100 books to read before you die discussion

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message 1: by Sarah (new)

Sarah Hi, I'm Sarah, and I am a steadfast bibliophile.

The following are the books I have read from this list:

1 Pride and Prejudice – Jane Austen
3 Jane Eyre – Charlotte Bronte
4 Harry Potter series – JK Rowling
5 To Kill a Mockingbird – Harper Lee
6 The Bible
7 Wuthering Heights – Emily Bronte
8 Nineteen Eighty Four – George Orwell
11 Little Women – Louisa M Alcott
15 Rebecca – Daphne Du Maurier
21 Gone With The Wind – Margaret Mitchell
22 The Great Gatsby – F Scott Fitzgerald
26. Brideshead Revisited - Evelyn Waugh
29 Alice in Wonderland – Lewis Caroll
30 The Wind in the Willows – Kenneth Grahame
32 David Copperfield – Charles Dickens
34 Emma -Jane Austen
36 The Lion, The Witch and the Wardrobe – CS Lewis
37 The Kite Runner – Khaled Hosseini
40 Winnie the Pooh – A.A. Milne
45 The Woman in White – Wilkie Collins
46 Anne of Green Gables – LM Montgomery
47 Far From The Madding Crowd – Thomas Hardy
49 Lord of the Flies – William Golding
61 Of Mice and Men – John Steinbeck
72 Dracula – Bram Stoker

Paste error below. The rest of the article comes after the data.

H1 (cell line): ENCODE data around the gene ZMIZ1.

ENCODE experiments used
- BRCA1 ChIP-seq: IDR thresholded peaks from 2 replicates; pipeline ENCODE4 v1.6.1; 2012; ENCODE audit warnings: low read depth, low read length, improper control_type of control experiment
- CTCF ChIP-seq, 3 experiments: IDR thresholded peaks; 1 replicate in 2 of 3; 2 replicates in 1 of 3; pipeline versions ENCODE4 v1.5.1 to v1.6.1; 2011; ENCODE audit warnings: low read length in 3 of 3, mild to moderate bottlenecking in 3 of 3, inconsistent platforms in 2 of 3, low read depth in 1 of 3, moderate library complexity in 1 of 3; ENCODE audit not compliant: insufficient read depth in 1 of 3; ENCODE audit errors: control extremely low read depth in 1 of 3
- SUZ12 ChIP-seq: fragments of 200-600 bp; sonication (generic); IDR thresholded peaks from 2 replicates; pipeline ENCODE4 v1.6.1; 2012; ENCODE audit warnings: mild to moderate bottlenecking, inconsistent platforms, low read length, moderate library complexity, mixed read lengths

73 The Secret Garden – Frances Hodgson Burnett
75 Ulysses – James Joyce
81 A Christmas Carol – Charles Dickens
87 Charlotte’s Web – E.B. White
89 Adventures of Sherlock Holmes – Sir Arthur Conan Doyle
91 Heart of Darkness – Joseph Conrad
98 Hamlet – William Shakespeare

message 2: by Sarah (new)

Sarah That leaves the following yet to read:

2 The Lord of the Rings – JRR Tolkien
9 His Dark Materials – Philip Pullman
10 Great Expectations – Charles Dickens
12 Tess of the D’Urbervilles – Thomas Hardy
13 Catch 22 – Joseph Heller
14 Complete Works of Shakespeare
16 The Hobbit – JRR Tolkien
17 Birdsong – Sebastian Faulk
18 Catcher in the Rye – JD Salinger
19 The Time Traveler’s Wife – Audrey Niffenegger
20 Middlemarch – George Eliot
23. Bleak House - Charles Dickens
24 War and Peace – Leo Tolstoy
25 The Hitch Hiker’s Guide to the Galaxy – Douglas Adams
27 Crime and Punishment – Fyodor Dostoyevsky
28 Grapes of Wrath – John Steinbeck
31. Anna Karenina – Leo Tolstoy
32 David Copperfield – Charles Dickens
33 Chronicles of Narnia – CS Lewis
35 Persuasion – Jane Austen
38 Captain Corelli’s Mandolin – Louis De Bernieres
39 Memoirs of a Geisha – Arthur Golden
41 Animal Farm – George Orwell
42 The Da Vinci Code – Dan Brown
43 One Hundred Years of Solitude – Gabriel Garcia Marquez